What you should know about rapid antigen tests

The United States is once again watching coronavirus cases and hospitalizations rise as summertime nears. Nearly half of Americans – 45 percent – are living in communities with medium or high community levels of COVID-19, particularly in the Northeast and Midwest, and experts say the real numbers are likely far higher.

With little public masking and official tests undercounting the true scale right now, people must rely on personal decision-making more than ever. Though COVID deaths haven’t yet begun to mirror the latest uptick, the U.S. recently hit the grim milestone of 1 million record COVID deaths, and that number continues to climb.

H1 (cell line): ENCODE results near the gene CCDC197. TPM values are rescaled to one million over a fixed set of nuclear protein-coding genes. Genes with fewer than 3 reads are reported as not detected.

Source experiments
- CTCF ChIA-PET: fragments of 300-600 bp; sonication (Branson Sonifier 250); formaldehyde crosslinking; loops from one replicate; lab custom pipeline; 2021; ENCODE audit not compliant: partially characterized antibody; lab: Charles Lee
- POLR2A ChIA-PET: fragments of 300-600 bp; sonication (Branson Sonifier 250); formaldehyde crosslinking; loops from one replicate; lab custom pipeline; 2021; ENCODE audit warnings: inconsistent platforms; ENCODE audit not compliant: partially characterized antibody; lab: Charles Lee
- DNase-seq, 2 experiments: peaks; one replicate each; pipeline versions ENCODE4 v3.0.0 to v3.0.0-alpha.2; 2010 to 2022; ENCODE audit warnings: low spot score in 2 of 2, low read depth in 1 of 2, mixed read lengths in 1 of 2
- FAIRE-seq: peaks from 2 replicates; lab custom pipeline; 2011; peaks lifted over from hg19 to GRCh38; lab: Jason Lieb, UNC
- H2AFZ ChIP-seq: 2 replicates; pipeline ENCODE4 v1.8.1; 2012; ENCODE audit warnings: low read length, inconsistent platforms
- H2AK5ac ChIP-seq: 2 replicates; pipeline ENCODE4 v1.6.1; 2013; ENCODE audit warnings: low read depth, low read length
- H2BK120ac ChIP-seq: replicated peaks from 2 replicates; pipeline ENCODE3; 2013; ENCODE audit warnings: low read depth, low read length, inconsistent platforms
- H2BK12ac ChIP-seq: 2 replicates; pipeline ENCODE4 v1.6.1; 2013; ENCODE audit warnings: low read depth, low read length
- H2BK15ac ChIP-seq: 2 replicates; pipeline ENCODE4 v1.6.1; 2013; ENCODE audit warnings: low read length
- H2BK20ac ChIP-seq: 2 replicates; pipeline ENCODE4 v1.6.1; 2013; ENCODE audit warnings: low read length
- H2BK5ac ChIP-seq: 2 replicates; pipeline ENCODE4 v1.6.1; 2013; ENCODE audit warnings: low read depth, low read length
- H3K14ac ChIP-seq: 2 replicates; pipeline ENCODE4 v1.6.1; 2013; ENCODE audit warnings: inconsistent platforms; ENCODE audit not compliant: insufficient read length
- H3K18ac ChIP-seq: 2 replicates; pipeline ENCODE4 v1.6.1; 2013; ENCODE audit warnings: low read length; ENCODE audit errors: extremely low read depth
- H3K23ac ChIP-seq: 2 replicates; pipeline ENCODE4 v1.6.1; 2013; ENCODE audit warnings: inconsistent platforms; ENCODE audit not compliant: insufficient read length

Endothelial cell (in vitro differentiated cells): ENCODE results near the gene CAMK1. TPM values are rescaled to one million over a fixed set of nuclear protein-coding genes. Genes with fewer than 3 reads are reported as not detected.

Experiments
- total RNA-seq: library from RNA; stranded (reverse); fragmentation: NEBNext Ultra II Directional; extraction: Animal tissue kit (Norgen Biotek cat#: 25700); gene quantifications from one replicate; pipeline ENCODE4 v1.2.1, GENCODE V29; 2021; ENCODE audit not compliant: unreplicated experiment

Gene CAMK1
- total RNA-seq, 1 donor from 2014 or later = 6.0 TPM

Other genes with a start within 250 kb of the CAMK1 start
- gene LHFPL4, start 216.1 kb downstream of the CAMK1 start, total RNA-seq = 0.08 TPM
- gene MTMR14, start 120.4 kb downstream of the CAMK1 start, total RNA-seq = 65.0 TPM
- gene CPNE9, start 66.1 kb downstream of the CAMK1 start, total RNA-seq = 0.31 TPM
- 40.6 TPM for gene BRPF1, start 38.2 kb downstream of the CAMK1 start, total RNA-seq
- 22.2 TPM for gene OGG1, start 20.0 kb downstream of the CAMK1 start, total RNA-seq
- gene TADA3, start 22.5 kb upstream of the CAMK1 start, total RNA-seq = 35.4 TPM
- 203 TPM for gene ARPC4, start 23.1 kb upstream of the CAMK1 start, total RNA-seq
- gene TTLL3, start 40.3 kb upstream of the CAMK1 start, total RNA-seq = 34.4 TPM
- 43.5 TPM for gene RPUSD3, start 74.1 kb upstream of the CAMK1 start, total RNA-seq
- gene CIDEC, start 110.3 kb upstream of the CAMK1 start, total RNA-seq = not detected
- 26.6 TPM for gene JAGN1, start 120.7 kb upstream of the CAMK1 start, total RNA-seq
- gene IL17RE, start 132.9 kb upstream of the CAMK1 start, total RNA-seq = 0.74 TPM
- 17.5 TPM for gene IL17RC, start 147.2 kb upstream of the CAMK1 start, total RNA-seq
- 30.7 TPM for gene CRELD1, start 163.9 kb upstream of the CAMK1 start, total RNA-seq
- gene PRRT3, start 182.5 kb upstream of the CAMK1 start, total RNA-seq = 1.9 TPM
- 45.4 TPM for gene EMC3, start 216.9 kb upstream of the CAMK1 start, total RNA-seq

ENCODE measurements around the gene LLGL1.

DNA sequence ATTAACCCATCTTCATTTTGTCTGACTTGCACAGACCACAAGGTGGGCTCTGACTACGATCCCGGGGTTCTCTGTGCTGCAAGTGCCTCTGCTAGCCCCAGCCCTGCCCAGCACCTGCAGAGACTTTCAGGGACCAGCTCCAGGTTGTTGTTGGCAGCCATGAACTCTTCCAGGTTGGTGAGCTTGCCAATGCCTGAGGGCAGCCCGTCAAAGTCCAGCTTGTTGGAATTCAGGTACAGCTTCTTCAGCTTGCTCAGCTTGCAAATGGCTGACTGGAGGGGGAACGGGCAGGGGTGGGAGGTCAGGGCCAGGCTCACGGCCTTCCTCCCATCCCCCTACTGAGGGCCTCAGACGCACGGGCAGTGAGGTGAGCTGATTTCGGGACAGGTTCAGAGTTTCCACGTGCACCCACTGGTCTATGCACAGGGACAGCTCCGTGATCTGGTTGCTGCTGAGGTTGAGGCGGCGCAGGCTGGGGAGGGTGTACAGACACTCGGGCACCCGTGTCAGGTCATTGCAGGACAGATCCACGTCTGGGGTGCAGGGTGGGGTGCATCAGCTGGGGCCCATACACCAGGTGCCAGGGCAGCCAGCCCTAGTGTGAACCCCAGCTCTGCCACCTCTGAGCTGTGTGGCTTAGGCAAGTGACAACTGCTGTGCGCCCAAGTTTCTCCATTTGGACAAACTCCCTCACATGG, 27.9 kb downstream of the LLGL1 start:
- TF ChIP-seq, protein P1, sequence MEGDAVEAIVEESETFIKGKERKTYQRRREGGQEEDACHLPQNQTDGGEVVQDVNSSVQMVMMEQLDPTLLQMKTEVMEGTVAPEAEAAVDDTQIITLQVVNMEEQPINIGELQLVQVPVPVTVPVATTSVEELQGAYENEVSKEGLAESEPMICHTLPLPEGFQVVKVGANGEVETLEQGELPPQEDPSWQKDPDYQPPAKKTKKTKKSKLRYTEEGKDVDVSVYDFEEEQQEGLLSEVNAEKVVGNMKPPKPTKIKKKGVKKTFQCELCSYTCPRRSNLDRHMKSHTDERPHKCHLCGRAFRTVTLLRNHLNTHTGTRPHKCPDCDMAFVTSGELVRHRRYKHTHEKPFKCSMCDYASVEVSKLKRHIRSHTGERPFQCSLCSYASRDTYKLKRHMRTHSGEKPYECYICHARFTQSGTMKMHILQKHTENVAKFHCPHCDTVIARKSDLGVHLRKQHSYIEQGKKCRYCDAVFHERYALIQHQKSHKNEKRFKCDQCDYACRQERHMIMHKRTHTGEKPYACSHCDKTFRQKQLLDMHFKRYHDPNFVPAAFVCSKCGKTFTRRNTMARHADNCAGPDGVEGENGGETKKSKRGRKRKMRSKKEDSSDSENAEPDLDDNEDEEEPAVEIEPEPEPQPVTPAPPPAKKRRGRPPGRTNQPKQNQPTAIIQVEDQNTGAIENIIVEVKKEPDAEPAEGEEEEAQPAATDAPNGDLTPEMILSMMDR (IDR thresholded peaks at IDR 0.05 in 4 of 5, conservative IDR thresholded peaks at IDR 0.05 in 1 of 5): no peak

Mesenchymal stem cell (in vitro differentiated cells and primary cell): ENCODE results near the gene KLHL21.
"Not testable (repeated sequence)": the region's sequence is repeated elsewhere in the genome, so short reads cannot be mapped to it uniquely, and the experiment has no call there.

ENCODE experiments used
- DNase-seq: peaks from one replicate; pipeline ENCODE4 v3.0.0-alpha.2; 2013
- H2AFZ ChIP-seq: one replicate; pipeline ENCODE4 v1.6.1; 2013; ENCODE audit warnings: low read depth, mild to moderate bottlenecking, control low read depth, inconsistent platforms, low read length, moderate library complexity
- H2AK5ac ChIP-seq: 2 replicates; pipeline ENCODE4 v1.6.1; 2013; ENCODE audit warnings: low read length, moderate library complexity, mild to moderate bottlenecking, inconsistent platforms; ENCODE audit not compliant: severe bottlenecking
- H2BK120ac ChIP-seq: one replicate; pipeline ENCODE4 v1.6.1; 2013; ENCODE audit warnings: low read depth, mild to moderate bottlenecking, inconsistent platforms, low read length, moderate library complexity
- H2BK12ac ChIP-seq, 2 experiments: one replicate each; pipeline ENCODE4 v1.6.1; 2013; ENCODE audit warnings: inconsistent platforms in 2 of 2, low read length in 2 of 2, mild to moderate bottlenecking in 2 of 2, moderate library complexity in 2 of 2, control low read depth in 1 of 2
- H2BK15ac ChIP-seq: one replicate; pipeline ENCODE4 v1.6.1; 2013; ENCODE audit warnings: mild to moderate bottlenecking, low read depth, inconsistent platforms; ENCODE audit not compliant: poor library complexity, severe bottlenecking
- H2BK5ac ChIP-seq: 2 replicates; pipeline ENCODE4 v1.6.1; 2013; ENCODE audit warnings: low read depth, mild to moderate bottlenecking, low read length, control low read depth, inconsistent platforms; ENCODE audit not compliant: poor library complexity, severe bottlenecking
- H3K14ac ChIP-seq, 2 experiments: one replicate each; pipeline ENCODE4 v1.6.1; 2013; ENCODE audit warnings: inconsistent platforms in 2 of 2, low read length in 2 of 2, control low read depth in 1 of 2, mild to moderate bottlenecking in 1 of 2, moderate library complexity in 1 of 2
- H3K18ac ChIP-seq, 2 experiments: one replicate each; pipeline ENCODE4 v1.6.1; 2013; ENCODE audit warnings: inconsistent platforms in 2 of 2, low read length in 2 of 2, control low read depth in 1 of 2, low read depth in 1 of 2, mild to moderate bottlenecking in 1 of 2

So what can Americans be doing now to slow or limit the spread of the virus? And how do at-home antigen tests fit into the picture
PBS NewsHour digital anchor Nicole Ellis recently spoke to Katelyn Jetelina, who writes the Your Local Epidemiologist newsletter, breaking down the science of the pandemic.

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